With March all but gone and April just round the corner you’d like to think that we should start to see some warmer temperatures and more spring-like conditions. As mentioned numerous times so far this year though our friend the jet stream is providing a road block to this type of progress by maintaining its trough pattern.
There are some (weak) signs that this may change in the coming weeks but what needs to happen is for heat to build in southern Europe and effectively push the jet stream higher in latitude. It is this absence of heat that’s the issue and until we see a good, strong heat signature in the Atlantic, we are likely to stay in this cooler weather pattern, though we have some milder weather in store for later in the week and the weekend hopefully…
Countryfile and their early spring…???
I watched Countryfile at the weekend and I was amazed at the way they kept going on about how early a spring it was because this flower was out in so and so and this tree was in bud in this place. All the references were from February and that’s true, we were way ahead of the game back then, but now ?
If you look at the GDD data in the agronomic notes section, you’ll see this March has been one of the coolest we’ve endured for a long time so any early gains have long since been negated in my mind by this and for sure a cool start to April. My Snakes Head Fritilaries (image right) are later than last year and only just coming into flower whereas this picture was taken on the 2nd April, 2012 and then they were in full flower. All this keeps my mind ticking over about our favourite flowering plant, Poa annua and when it is likely to make an entrance in this topsy-turvy year in terms of seedheads.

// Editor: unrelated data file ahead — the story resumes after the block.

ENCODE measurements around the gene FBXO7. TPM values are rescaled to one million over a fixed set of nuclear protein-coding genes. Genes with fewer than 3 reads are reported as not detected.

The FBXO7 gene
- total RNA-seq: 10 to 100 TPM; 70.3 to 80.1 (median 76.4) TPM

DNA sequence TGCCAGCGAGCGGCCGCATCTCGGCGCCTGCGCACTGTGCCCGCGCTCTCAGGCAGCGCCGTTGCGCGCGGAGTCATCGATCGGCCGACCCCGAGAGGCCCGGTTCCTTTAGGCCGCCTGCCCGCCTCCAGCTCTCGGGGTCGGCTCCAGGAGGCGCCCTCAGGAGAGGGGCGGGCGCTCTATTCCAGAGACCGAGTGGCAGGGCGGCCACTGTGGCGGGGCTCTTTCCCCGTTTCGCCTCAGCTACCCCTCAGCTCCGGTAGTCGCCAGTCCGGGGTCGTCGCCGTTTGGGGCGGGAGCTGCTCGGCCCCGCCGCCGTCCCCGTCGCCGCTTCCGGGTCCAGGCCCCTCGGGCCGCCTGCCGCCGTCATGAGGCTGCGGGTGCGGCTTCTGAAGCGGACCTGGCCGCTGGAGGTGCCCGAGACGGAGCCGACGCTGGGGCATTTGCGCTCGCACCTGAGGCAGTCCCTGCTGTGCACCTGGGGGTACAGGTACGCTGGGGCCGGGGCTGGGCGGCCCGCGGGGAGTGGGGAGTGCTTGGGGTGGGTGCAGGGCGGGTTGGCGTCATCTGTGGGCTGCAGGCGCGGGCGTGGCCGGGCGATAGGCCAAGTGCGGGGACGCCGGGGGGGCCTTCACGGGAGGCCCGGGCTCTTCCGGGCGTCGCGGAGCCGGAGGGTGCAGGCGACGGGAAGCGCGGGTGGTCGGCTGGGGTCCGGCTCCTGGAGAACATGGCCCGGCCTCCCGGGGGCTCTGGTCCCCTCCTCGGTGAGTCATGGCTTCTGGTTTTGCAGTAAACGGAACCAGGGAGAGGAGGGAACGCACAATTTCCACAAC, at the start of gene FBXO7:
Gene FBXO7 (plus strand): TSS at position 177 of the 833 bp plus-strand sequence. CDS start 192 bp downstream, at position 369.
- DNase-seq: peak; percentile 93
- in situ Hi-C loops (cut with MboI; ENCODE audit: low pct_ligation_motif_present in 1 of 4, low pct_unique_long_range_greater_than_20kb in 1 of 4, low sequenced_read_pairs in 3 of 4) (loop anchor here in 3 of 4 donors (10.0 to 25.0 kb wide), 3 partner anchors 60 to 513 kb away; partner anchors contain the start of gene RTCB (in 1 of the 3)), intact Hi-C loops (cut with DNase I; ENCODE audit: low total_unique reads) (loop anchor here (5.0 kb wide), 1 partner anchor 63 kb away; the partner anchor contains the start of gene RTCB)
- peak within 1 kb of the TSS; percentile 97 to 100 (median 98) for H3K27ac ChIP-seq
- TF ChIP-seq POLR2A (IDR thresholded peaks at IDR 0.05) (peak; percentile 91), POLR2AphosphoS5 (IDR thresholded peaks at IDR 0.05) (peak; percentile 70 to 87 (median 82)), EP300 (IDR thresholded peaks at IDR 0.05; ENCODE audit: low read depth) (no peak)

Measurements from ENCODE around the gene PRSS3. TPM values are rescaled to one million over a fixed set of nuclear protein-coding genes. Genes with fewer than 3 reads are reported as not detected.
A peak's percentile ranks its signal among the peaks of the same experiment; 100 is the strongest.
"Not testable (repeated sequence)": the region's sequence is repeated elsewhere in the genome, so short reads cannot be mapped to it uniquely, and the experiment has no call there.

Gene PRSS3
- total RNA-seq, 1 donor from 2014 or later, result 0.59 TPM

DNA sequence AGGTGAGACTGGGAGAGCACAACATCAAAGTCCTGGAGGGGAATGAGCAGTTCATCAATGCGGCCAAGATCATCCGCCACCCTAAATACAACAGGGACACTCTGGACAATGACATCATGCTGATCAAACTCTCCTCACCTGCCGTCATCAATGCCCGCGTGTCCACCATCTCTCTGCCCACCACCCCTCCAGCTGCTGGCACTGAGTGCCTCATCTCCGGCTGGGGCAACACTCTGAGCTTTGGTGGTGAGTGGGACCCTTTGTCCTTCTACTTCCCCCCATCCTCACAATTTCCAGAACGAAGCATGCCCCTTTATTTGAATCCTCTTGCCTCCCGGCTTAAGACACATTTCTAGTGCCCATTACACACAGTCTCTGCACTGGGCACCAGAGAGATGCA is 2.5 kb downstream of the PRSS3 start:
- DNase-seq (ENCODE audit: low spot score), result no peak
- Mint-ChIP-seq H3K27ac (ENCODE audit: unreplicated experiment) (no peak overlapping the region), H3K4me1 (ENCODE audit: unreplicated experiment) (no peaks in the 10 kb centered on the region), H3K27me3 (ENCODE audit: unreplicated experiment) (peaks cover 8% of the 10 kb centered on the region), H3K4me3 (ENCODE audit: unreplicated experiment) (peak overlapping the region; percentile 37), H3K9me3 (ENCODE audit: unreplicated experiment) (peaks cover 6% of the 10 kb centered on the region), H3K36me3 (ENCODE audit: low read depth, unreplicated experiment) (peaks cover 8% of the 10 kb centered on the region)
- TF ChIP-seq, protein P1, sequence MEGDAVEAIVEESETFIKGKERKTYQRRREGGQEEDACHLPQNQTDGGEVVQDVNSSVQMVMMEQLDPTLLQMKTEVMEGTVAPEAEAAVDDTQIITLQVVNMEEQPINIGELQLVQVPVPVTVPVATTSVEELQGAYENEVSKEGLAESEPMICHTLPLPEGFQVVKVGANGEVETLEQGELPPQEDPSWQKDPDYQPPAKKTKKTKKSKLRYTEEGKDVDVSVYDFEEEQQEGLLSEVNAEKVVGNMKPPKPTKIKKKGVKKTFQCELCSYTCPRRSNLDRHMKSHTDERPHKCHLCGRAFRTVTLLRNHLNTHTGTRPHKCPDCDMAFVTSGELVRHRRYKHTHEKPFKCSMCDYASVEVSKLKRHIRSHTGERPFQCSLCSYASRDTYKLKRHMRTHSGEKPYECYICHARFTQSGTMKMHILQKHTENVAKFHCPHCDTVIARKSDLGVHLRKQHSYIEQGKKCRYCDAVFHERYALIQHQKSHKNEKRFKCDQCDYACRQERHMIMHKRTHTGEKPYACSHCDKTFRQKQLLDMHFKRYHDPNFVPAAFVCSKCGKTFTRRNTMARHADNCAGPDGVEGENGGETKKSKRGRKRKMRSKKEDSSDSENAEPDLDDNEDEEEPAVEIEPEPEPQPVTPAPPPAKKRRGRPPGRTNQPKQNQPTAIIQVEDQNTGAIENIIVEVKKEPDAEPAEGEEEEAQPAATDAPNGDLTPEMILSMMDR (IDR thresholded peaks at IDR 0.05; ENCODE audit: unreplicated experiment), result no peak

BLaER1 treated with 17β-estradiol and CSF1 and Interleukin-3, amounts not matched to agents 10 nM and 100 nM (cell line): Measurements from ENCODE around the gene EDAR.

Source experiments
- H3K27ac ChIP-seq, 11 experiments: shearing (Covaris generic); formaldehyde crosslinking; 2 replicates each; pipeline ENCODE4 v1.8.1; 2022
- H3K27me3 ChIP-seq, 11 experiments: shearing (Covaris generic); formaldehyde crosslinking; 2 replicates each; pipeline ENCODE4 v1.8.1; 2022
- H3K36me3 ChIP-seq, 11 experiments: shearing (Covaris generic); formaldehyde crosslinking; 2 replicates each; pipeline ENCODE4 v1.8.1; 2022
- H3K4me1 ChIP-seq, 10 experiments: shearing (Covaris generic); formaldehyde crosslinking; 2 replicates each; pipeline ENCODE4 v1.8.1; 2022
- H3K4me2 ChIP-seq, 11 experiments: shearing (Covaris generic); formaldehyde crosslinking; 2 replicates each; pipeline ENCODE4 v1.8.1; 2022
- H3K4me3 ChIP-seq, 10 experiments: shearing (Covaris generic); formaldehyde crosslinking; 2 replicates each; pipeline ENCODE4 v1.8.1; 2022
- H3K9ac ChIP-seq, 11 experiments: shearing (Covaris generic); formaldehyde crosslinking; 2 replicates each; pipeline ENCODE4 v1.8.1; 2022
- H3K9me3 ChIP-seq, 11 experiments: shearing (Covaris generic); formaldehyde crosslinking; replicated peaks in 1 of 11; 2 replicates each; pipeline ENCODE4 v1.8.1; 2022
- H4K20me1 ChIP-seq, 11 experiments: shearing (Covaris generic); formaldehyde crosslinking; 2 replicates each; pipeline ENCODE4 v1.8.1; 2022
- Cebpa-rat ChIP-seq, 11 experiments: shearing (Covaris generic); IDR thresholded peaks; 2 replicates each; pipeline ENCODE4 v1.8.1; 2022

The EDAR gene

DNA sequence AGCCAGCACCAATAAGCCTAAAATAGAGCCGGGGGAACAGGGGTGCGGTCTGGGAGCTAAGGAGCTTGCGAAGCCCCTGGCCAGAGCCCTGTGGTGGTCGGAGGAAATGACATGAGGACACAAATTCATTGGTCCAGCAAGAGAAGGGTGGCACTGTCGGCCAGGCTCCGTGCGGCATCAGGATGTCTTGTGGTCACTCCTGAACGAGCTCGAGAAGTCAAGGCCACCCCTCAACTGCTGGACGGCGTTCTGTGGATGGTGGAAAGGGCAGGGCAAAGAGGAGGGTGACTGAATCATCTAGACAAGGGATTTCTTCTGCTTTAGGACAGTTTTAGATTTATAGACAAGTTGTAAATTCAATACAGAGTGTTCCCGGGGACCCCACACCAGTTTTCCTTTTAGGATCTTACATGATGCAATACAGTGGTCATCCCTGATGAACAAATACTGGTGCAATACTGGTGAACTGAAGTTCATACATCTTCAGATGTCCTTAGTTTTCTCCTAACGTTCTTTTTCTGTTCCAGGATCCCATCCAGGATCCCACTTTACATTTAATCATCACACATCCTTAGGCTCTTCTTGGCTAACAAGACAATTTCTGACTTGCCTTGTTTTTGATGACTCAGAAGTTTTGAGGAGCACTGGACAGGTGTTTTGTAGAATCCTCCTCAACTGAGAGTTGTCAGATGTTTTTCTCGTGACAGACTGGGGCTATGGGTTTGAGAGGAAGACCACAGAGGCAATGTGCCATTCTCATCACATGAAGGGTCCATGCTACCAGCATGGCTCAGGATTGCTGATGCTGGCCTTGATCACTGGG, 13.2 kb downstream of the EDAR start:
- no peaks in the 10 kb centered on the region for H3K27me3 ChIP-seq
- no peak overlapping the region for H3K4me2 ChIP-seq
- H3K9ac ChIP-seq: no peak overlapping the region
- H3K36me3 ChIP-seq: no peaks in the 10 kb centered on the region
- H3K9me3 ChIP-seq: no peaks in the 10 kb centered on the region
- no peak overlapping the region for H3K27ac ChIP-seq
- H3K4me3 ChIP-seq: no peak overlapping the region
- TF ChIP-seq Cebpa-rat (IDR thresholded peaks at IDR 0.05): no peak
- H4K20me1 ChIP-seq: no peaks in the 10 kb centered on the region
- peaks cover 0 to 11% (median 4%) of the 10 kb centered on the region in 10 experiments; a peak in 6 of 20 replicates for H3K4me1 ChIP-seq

General Weather Situation
So how are we looking this week ?
Well after Storm Kate threw her toys out of the pram and blasted her way through the U.K yesterday with heavy rain and strong winds, Tuesday looks a much calmer picture with a dry, bright start for most people. The exception is where we have some heavy showers and these are currently working along the west coast of Ireland, South Wales and Northern England. These showers could well be a mixture of snow, sleet, hail and / or rain with accompanying thunder. As we go through the morning these showers will push north east across the U.K into south east England, north east England and the south west of Scotland. Pushed along by a blustery, cool south west wind. Ireland looks to have a mainly dry, bright afternoon after those wintry showers push off into The Irish Sea. Definitely a day for keeping your waterproofs close by as there’s an increasing risk of showers over The Midlands and Central England as we go through the afternoon. Temperature-wise, nothing to shout about because although the winds are from the south west, they originate from up north and so keep temperatures pegged back to high single figures.
Overnight into Wednesday, the showers slowly fade to leave isolated wintry ones affecting the north east of England and Central Scotland. With clear bright conditions for many, temperature’s will drop to close to freezing for the start of Wednesday so a ground frost could be likely. Wednesday morning sees those wintry showers still in situ over The Highlands of Scotland and also some morning rain is possible for south east Munster, along the Leinster Coast and across Donegal. Aside from The Highlands, it looks like Wednesday will be bright and sunny across most of the U.K with a hazy cloud cover. Any showers look to dissipate by the afternoon to leave a clear fine end to the day for most areas. Temperatures may just nudge double figures on Wednesday but with a clear night beckoning, they will tumble down to close to freezing.